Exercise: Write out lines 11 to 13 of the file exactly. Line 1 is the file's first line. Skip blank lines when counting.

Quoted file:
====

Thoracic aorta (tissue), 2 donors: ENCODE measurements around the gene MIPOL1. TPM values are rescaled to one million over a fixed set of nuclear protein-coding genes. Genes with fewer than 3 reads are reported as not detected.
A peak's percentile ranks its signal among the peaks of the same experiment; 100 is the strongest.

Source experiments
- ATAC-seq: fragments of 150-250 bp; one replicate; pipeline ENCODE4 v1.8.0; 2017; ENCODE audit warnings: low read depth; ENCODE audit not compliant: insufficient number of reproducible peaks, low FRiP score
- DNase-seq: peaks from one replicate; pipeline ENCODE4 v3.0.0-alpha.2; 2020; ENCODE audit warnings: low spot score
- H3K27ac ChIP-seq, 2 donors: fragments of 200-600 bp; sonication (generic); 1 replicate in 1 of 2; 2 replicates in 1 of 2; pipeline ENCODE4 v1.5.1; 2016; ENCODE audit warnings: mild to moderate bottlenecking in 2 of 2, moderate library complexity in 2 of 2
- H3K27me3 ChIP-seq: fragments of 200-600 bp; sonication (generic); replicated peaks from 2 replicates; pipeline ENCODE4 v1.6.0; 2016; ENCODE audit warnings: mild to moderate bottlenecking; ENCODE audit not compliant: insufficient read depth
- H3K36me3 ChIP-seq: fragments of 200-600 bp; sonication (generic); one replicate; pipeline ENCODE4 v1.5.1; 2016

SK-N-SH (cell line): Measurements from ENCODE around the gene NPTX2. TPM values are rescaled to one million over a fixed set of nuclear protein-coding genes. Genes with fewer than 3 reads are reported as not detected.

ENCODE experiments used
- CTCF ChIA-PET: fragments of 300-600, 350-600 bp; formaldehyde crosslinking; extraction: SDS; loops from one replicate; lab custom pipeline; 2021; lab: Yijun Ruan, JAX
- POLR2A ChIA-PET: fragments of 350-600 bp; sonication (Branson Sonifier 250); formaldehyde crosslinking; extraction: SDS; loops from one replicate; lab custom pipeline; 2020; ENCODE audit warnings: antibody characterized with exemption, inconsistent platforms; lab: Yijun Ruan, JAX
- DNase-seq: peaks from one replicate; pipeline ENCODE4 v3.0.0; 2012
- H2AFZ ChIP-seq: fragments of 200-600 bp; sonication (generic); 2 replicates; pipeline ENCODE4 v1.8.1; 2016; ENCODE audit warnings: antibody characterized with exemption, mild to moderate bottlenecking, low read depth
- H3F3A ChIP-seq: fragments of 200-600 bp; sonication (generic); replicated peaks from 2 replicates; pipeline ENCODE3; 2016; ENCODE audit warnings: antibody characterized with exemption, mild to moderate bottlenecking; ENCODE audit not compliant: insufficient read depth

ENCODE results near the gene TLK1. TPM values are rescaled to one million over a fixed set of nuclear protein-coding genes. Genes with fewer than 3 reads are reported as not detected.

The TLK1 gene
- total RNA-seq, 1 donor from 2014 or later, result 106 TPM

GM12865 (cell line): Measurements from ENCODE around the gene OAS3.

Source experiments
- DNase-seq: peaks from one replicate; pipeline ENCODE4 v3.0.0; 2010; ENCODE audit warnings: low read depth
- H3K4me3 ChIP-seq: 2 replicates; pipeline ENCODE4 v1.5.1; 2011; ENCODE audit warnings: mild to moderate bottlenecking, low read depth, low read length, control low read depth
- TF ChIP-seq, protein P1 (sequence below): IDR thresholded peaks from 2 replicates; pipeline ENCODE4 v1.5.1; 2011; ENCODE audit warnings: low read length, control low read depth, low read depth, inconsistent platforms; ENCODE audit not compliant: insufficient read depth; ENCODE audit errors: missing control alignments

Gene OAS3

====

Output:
- CTCF ChIA-PET: fragments of 300-600, 350-600 bp; formaldehyde crosslinking; extraction: SDS; loops from one replicate; lab custom pipeline; 2021; lab: Yijun Ruan, JAX
- POLR2A ChIA-PET: fragments of 350-600 bp; sonication (Branson Sonifier 250); formaldehyde crosslinking; extraction: SDS; loops from one replicate; lab custom pipeline; 2020; ENCODE audit warnings: antibody characterized with exemption, inconsistent platforms; lab: Yijun Ruan, JAX
- DNase-seq: peaks from one replicate; pipeline ENCODE4 v3.0.0; 2012